Exercise researcher earns more retractions as investigations mount

Retractions are slowly stacking up for an exercise researcher in Brazil whose work has come under scrutiny by data sleuths, including a couple of his erstwhile co-authors. The concerns prompted an investigation by his former institution into one of his academic supervisors, who may be facing sanctions, Retraction Watch has learned.  In June 2020, the … Continue reading Exercise researcher earns more retractions as investigations mount

How sports owners pay less taxes than athletes

ProPublica continues their analysis of an anonymous dump of tax records, this time with a focus on billionaire sports owners:

The law favors people who are rich because they own things over people who are rich because they make a high income from their work. Wages — the main source of income for most people, including athletes — are taxed at the highest rates of all, topping out at a marginal rate of 37% plus an extra 3.8% for Medicare. The government takes a smaller share of money made from, say, selling a stock. That’s not to mention the benefits available to people who own businesses, such as the paper losses created by buying a sports team.

Easy solution: We’ll all just buy a sports team.

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Exercise science grad student at Australian university dismissed after he admitted faking data, says supervisor

A physiology journal has retracted a pair of papers from a group in Australia after learning that the flawed work was the subject of an institutional investigation. The articles, both of which were published last year in The Journal of Strength and Conditioning Research, came from a group at the Murdoch Applied Sports Science Laboratory, … Continue reading Exercise science grad student at Australian university dismissed after he admitted faking data, says supervisor

Calling exercise data “atypical, improbable, and to put it bluntly, pretty weird,” sleuths call for seven retractions

A group of data sleuths is calling for the retraction of seven articles by an exercise physiologist in Brazil whose data they believe to be “highly unlikely” to have occurred experimentally. In a preprint posted to the server SportRxiv, the group — led by Andrew Vigotsky, a biomedical engineer at Northeastern University — details their … Continue reading Calling exercise data “atypical, improbable, and to put it bluntly, pretty weird,” sleuths call for seven retractions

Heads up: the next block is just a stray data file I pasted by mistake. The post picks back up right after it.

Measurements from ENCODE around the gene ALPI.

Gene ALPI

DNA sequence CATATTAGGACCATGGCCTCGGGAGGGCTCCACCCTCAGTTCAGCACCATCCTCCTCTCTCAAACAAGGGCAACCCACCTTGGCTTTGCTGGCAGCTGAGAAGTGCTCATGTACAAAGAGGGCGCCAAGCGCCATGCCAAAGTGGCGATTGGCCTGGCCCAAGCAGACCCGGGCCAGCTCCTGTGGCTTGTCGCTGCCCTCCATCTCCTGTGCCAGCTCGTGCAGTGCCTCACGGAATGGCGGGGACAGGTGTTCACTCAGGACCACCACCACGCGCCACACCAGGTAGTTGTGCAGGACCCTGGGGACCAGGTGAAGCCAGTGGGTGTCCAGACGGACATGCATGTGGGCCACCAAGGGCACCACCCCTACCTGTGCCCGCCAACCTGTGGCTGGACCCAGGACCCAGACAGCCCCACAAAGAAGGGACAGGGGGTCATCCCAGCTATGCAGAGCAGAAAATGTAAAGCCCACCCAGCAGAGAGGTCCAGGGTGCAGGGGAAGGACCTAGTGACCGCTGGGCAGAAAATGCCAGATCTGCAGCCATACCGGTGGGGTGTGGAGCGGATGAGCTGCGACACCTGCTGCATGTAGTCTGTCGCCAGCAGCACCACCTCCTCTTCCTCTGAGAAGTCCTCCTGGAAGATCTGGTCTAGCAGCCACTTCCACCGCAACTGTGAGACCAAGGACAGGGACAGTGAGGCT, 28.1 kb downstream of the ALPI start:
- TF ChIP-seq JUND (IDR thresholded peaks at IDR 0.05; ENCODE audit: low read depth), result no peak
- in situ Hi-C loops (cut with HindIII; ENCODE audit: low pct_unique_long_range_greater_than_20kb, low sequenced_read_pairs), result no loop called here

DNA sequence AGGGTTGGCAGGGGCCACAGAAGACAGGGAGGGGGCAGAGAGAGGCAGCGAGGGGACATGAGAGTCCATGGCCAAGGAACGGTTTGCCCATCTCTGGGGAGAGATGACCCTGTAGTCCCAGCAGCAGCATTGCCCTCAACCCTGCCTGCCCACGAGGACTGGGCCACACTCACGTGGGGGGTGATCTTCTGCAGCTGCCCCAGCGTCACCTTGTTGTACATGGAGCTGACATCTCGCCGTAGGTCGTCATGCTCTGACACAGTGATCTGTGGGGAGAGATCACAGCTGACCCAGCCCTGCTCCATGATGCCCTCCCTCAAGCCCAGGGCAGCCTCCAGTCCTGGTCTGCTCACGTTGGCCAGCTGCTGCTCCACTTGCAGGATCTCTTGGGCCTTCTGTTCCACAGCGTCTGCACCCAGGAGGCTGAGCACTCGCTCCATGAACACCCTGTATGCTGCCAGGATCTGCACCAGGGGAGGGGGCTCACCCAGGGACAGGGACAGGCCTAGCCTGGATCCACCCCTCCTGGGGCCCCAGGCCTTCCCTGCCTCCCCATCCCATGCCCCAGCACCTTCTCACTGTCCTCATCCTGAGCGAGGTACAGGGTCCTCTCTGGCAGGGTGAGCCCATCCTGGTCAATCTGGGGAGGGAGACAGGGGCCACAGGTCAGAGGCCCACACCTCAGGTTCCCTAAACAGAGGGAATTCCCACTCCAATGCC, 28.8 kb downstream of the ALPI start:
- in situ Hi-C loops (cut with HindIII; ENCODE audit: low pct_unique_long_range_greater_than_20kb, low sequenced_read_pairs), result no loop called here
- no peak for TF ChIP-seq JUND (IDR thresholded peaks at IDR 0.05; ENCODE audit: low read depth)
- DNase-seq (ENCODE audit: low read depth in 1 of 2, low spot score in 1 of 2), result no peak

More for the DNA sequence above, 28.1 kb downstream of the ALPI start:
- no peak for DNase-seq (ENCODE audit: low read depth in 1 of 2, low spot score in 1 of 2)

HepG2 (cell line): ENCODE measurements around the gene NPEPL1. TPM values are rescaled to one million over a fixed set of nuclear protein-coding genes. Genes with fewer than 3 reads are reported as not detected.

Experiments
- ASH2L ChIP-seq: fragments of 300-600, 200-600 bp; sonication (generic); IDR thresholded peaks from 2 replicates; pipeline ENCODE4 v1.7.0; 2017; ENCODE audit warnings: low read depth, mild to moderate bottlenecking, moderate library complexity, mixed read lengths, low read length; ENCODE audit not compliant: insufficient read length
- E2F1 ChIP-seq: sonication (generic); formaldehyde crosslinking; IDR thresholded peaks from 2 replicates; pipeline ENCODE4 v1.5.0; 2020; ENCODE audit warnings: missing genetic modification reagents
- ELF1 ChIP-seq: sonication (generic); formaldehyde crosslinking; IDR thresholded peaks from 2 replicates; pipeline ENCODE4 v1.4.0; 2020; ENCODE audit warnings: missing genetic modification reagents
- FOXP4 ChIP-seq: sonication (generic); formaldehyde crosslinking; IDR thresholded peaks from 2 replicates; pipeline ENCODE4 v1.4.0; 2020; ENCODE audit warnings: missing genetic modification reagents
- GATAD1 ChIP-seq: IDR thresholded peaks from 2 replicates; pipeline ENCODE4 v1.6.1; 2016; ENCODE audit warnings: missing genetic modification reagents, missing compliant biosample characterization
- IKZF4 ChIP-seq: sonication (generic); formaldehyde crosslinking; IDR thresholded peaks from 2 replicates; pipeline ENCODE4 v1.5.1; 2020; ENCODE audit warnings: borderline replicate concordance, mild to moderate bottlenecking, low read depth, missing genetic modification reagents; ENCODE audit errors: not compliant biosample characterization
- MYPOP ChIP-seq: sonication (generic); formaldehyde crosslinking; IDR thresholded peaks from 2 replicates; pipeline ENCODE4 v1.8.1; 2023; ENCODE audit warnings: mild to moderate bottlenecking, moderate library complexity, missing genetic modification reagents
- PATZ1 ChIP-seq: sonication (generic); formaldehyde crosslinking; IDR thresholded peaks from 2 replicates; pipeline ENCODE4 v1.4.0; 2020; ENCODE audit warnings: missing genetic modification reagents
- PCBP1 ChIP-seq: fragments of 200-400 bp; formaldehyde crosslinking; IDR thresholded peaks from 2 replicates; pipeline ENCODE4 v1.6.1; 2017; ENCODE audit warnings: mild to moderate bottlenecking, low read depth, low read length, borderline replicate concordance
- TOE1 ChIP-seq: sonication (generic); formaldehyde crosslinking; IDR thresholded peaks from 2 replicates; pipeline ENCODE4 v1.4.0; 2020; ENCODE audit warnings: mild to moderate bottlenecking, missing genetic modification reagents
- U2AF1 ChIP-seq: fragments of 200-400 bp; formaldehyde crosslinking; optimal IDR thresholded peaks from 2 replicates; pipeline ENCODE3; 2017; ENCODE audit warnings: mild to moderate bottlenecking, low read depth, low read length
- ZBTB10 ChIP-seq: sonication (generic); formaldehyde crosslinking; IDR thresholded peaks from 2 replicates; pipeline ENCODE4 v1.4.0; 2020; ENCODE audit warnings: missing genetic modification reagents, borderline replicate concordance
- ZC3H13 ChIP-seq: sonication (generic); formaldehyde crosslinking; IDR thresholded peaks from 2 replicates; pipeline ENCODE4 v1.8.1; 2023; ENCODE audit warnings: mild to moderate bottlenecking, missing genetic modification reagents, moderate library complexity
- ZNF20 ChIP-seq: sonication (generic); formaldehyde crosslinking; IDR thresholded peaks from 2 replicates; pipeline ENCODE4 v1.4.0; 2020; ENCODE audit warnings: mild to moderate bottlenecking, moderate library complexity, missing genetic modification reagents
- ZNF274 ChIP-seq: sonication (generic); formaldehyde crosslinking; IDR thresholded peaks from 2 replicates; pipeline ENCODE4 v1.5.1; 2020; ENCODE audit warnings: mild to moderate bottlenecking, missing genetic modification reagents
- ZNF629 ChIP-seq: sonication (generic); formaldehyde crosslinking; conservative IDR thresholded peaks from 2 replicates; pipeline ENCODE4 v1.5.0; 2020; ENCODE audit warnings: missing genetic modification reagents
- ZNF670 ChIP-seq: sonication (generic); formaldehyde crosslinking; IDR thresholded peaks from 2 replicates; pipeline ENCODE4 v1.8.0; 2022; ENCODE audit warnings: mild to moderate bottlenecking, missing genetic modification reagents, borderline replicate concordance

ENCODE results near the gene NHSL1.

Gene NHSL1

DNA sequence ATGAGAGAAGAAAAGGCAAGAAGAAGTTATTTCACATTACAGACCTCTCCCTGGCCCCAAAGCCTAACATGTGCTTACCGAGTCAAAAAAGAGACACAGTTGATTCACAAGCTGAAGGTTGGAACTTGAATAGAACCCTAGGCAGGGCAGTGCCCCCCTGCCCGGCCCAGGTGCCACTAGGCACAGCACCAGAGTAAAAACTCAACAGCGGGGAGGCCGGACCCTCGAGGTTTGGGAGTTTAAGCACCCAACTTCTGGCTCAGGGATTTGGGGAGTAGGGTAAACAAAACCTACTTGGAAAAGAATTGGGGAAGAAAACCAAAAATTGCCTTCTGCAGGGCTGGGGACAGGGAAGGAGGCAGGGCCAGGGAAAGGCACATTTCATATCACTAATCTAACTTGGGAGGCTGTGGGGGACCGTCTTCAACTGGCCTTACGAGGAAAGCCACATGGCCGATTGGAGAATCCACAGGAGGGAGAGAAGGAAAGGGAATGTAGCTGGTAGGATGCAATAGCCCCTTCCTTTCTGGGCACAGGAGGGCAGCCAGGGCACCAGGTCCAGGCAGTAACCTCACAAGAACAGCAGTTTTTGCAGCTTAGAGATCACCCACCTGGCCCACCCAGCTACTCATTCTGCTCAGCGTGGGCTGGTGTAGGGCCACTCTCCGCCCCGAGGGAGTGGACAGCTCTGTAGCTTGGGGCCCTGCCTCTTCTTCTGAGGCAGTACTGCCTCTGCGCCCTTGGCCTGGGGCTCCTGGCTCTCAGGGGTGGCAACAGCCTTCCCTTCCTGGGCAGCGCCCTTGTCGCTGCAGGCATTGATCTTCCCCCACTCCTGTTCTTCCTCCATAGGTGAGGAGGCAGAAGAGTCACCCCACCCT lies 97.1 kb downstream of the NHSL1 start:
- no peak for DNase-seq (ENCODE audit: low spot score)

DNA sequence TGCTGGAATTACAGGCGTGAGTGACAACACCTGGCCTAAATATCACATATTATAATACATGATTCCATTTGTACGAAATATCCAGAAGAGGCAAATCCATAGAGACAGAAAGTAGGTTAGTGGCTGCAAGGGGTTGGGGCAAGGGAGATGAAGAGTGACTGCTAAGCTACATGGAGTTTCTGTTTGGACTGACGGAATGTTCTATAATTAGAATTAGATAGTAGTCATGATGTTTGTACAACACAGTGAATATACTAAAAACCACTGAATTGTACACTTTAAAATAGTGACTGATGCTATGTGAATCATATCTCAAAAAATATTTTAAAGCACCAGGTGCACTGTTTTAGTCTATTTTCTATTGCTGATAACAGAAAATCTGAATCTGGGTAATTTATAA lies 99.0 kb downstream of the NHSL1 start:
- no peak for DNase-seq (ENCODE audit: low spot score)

‘Harming‌ ‌the‌ ‌scientific‌ ‌process‌:’ An attempt to correct the sports science literature, part 3

Why is it so difficult to correct the scientific record in sports science? In the first installment in this series of guest posts, Matthew Tenan, a data scientist with a PhD in neuroscience, began the story of how he and some colleagues came to scrutinize a paper. In the second, he explained what happened next. In today’s … Continue reading ‘Harming‌ ‌the‌ ‌scientific‌ ‌process‌:’ An attempt to correct the sports science literature, part 3

‘A flawed decision:’ What happened when sports scientists tried to correct the scientific record, part 2

Why is it so difficult to correct the scientific record in sports science? In the first installment in this series of guest posts, Matthew Tenan, a data scientist with a PhD in neuroscience, began the story of how he and some colleagues came to scrutinize a paper. In this post, he explains what happened next. … Continue reading ‘A flawed decision:’ What happened when sports scientists tried to correct the scientific record, part 2

Why — even after reforms for an episode involving bad statistics — is it so difficult to correct the sports medicine literature? Part 1

Two years ago, following heated debate, a sports science journal banned a statistical method from its pages, and a different journal — which had published a defense of that method earlier — decided to boost its statistical chops. But as Matthew Tenan, a data scientist with a PhD in neuroscience relates in this three-part series, … Continue reading Why — even after reforms for an episode involving bad statistics — is it so difficult to correct the sports medicine literature? Part 1

Paper used to support ban on Caster Semenya competing earns massive correction

The authors of a controversial paper on what constitutes “normal” hormone levels in men and women  — and, by implication, “male” and “female” athletes — are set to issue a massive correction of the work, Retraction Watch has learned. But an outside, albeit not disinterested, researcher who prompted the correction says the correction itself is … Continue reading Paper used to support ban on Caster Semenya competing earns massive correction

CrossFit demands retraction of paper claiming their participants are more likely to be injured

Saying that a paper has “fatal and disqualifying errors,” CrossFit is demanding the retraction of a recently published article that claimed those participating in CrossFit “are more likely to be injured and to seek medical treatment compared with participants in traditional weightlifting.” The paper, “Likelihood of Injury and Medical Care Between CrossFit and Traditional Weightlifting … Continue reading CrossFit demands retraction of paper claiming their participants are more likely to be injured

CrossFit demands retraction of paper claiming their participants are more likely to be injured

Saying that a paper has “fatal and disqualifying errors,” CrossFit is demanding the retraction of a recently published article that claimed those participating in CrossFit “are more likely to be injured and to seek medical treatment compared with participants in traditional weightlifting.” The paper, “Likelihood of Injury and Medical Care Between CrossFit and Traditional Weightlifting … Continue reading CrossFit demands retraction of paper claiming their participants are more likely to be injured